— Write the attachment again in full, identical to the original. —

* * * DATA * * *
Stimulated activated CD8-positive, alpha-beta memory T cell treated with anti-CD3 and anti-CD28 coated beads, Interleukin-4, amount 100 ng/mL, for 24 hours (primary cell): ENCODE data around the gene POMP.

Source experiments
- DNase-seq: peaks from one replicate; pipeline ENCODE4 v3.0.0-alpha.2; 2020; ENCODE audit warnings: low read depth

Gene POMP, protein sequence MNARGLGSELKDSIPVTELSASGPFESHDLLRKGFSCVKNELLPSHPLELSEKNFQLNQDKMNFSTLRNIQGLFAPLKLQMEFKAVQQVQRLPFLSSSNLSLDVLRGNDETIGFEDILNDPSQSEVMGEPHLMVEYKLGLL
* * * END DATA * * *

Stimulated activated CD8-positive, alpha-beta memory T cell treated with anti-CD3 and anti-CD28 coated beads, Interleukin-4, amount 100 ng/mL, for 24 hours (primary cell): ENCODE data around the gene POMP.

Source experiments
- DNase-seq: peaks from one replicate; pipeline ENCODE4 v3.0.0-alpha.2; 2020; ENCODE audit warnings: low read depth

Gene POMP, protein sequence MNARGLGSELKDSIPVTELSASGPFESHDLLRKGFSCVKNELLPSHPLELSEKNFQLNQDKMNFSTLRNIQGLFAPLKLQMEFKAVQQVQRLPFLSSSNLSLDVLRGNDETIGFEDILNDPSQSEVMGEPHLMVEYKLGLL